People are far from equal. Socially, academically, economically, mentally, physically. Rightly, politicians and educators try to address this, and in doing so ‘group’ people together. Pupil Premium (disadvantaged children who receive additional school funding), BAME (Black, Asian and Minority Ethnic), SEN (Special Educational Needs) and so on. Pressure groups and organisations take up the cause of these different ‘groups’ and go about tackling the inequalities. And as a school, we’re judged on how we close the ‘gaps’.
But while it might be neat and tidy to ‘group’ people like this, it is lazy, patronising, leads to further stereotyping, and doesn’t really tell the full story. Moreover, some people end up getting things they don’t need while others get overlooked.
Not everyone within BAME groups are the same, while not all white groups are equally privileged. Black African British children outperform white children, whereas black Caribbean children tend to do worse. Chinese girls on free school meals do better than rich white children. The ethnic ‘group’ least likely to get into university are state-educated white people. And those who do attend university from that ‘group’ are mainly middle class, and 57% are female. An even more worrying statistic is those who take their own life tend to be poor and low-educated.
It would seem that race might not be the biggest issue, but class. This really came to light during lockdown. We didn’t find our black African boys coped better than our white boys or our Asian boys outperformed our black Caribbean boys. It was that our ‘have nots’ needed way more help and support than our ‘haves’.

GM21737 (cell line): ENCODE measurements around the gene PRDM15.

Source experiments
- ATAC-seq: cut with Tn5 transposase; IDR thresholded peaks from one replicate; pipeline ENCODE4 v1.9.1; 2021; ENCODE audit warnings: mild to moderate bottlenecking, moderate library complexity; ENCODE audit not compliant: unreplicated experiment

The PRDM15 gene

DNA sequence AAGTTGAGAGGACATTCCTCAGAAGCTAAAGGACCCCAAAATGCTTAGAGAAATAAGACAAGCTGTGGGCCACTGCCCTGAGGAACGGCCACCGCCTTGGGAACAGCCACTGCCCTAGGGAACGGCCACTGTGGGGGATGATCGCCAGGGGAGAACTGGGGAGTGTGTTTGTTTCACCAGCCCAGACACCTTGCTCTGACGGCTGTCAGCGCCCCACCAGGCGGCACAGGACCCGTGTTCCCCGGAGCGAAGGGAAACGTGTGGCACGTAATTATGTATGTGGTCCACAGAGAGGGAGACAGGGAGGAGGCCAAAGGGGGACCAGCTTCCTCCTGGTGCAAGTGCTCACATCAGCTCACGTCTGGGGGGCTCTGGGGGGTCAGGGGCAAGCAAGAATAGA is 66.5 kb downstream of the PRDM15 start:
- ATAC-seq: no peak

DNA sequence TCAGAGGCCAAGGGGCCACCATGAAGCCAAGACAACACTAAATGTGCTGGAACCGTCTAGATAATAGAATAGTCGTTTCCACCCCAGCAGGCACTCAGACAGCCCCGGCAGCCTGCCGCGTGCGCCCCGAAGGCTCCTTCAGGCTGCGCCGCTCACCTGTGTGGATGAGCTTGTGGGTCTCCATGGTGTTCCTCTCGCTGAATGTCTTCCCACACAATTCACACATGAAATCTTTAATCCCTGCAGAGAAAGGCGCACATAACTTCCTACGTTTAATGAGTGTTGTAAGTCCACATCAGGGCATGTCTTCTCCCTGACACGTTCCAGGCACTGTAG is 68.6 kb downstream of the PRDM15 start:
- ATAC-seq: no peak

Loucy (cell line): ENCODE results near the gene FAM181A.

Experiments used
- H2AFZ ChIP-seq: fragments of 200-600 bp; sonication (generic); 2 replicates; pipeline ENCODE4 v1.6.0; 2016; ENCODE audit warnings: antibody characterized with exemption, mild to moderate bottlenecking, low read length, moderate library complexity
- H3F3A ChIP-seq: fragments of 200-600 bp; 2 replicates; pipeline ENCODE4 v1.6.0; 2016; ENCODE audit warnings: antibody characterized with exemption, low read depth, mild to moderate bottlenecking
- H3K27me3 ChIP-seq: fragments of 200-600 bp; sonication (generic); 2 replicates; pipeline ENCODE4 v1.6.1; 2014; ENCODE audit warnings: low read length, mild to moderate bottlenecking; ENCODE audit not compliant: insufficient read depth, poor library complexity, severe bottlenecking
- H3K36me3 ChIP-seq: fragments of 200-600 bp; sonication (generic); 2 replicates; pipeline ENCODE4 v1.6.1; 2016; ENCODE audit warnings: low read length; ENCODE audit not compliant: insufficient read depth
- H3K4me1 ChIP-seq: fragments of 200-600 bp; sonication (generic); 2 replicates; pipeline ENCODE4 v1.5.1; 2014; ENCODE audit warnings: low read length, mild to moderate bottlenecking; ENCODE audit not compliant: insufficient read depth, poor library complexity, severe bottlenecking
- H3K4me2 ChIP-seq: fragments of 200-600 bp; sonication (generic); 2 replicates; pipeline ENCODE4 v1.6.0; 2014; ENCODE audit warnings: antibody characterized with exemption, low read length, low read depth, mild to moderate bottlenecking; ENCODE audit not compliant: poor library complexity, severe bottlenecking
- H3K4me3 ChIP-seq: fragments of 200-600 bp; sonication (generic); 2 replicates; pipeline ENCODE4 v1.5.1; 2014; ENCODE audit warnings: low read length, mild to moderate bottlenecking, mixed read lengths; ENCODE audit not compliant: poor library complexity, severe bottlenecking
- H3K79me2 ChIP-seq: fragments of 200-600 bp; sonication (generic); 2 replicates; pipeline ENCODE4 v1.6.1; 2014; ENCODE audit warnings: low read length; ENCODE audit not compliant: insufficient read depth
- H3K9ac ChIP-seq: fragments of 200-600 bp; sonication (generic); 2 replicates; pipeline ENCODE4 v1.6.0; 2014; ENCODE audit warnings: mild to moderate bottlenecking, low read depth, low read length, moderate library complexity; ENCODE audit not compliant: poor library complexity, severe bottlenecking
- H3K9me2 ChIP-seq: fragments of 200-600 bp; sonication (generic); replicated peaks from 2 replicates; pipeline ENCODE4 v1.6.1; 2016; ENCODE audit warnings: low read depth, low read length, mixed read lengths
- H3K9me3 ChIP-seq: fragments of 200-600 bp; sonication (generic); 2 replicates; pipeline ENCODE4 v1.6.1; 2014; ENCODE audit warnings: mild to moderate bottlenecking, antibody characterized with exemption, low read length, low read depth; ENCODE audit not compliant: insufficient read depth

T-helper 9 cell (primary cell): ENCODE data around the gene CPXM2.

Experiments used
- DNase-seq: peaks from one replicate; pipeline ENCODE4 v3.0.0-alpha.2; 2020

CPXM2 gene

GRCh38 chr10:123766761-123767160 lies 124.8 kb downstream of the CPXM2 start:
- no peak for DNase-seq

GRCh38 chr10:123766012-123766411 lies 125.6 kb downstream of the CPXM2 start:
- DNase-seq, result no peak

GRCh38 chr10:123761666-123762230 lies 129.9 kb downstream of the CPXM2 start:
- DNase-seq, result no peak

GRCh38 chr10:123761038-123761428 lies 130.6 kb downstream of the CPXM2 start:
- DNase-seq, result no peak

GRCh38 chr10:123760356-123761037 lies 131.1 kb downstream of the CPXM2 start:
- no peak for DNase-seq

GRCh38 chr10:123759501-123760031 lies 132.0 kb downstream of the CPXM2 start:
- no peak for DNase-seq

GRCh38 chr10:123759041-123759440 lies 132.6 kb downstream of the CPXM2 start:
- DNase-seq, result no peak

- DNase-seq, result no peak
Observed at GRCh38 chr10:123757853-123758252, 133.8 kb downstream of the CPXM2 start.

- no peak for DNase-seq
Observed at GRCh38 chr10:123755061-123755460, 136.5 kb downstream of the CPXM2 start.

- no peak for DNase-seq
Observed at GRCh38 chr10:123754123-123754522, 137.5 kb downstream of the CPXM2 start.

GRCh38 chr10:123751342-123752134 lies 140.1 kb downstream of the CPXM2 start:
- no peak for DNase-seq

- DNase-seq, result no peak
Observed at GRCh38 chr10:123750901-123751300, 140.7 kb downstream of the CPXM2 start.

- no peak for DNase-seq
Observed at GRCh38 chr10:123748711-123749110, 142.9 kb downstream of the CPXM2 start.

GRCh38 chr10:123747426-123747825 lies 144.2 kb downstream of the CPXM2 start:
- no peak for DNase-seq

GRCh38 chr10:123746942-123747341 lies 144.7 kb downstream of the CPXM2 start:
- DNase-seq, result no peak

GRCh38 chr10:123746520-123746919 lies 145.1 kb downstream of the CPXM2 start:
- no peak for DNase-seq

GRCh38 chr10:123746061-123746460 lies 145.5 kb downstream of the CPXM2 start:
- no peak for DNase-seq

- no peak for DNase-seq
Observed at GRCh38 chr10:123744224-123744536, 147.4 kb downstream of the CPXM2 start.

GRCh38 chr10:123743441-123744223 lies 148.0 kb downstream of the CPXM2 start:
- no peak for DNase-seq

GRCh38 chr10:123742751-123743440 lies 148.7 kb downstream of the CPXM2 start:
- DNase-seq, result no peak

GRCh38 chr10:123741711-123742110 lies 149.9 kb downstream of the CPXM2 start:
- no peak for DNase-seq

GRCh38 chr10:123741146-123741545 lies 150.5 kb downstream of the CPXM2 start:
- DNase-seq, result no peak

However, lumping everyone together according to class is also a bit otiose. Pupil Premium didn’t exist when I was in school, but my sisters and I, as ‘dinner ticket kids’, would have fallen into that ‘group’ today. We would have baulked at the suggestion of being disadvantaged though, and my parents would have found it hurtful; we felt way more privileged than most children in my school.
Furthermore, who decides which groups matter and which groups don’t? A well-known soap opera has just had a storyline which depicts a couple having an abortion because their baby has Down’s syndrome. The implication is that the unborn life doesn’t matter, nor do people with Down’s syndrome. In my opinion, this is irresponsible, ignorant, and prejudiced. There are Down’s syndrome children growing up in a world with popular TV shows saying they are better off dead. What about the value and rights of this ‘group’?
Grouping people doesn’t work. It draws attention to differences and creates more division. People’s worth or value is not derived from their ‘group’. As a Christian I believe every child is a person made in God’s image (Genesis 1:27) and has an intrinsic value and inherent dignity. This means every Fulham Boy matters, is unique and equal in significance to any other Fulham Boy, and will therefore be respected and not treated as inferior.
In practice this means striving to ensure the curriculum, quality of teaching and learning, co-curriculum, and sport is outstanding for all our boys, regardless of ability, social, economic, cultural, or ethnic background; that our pastoral care supports everyone, particularly those who need it most at any given time; families and boys who cannot afford trips, visits, and resources will be helped. They just need to ask; that, while the levels and grades our boys get at 16 and 18 are important, their value and worth does not come down to those, but rather their very humanity.
This is why I personally struggle to believe human beings are just evolved pieces of slime on a blue planet. All of us are way, way more. While all of us are seriously flawed (maybe the topic for another time!), we are nevertheless ‘fearfully and wonderfully made’ (Psalm 139:14). This is why all Fulham Boys matter. Skin colour, bank balance, postcode, mental and physical ability doesn’t. Let’s stop thinking about ‘groups’, but rather emphasise and reinforce to our young people that all lives matter, we must love our neighbour as ourselves, and that our neighbour is whoever is in need.
Alun Ebenezer is CEO and Executive Headmaster of Fulham Boys School, London.